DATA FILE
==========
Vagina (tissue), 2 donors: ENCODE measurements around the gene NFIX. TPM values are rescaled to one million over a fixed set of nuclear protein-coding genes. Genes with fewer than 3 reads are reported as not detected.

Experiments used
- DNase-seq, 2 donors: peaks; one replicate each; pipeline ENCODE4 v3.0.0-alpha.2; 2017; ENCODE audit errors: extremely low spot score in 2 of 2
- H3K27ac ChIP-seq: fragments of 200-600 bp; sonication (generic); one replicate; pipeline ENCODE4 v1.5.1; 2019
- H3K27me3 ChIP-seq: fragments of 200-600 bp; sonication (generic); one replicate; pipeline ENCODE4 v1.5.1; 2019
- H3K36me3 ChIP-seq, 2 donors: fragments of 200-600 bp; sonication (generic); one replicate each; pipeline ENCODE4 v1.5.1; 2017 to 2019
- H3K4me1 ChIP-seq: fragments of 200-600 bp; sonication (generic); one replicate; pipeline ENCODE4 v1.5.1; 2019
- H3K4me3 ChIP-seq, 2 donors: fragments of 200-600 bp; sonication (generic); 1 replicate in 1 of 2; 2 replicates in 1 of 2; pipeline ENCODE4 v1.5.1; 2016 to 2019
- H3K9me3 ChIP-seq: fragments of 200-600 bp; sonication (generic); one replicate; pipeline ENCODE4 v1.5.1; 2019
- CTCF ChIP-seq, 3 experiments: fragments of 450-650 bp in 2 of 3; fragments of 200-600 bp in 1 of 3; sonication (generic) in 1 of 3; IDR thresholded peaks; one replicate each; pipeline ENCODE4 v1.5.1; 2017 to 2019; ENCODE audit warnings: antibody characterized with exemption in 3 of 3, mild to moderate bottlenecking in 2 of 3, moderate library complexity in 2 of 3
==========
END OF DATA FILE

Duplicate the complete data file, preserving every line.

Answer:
Vagina (tissue), 2 donors: ENCODE measurements around the gene NFIX. TPM values are rescaled to one million over a fixed set of nuclear protein-coding genes. Genes with fewer than 3 reads are reported as not detected.

Experiments used
- DNase-seq, 2 donors: peaks; one replicate each; pipeline ENCODE4 v3.0.0-alpha.2; 2017; ENCODE audit errors: extremely low spot score in 2 of 2
- H3K27ac ChIP-seq: fragments of 200-600 bp; sonication (generic); one replicate; pipeline ENCODE4 v1.5.1; 2019
- H3K27me3 ChIP-seq: fragments of 200-600 bp; sonication (generic); one replicate; pipeline ENCODE4 v1.5.1; 2019
- H3K36me3 ChIP-seq, 2 donors: fragments of 200-600 bp; sonication (generic); one replicate each; pipeline ENCODE4 v1.5.1; 2017 to 2019
- H3K4me1 ChIP-seq: fragments of 200-600 bp; sonication (generic); one replicate; pipeline ENCODE4 v1.5.1; 2019
- H3K4me3 ChIP-seq, 2 donors: fragments of 200-600 bp; sonication (generic); 1 replicate in 1 of 2; 2 replicates in 1 of 2; pipeline ENCODE4 v1.5.1; 2016 to 2019
- H3K9me3 ChIP-seq: fragments of 200-600 bp; sonication (generic); one replicate; pipeline ENCODE4 v1.5.1; 2019
- CTCF ChIP-seq, 3 experiments: fragments of 450-650 bp in 2 of 3; fragments of 200-600 bp in 1 of 3; sonication (generic) in 1 of 3; IDR thresholded peaks; one replicate each; pipeline ENCODE4 v1.5.1; 2017 to 2019; ENCODE audit warnings: antibody characterized with exemption in 3 of 3, mild to moderate bottlenecking in 2 of 3, moderate library complexity in 2 of 3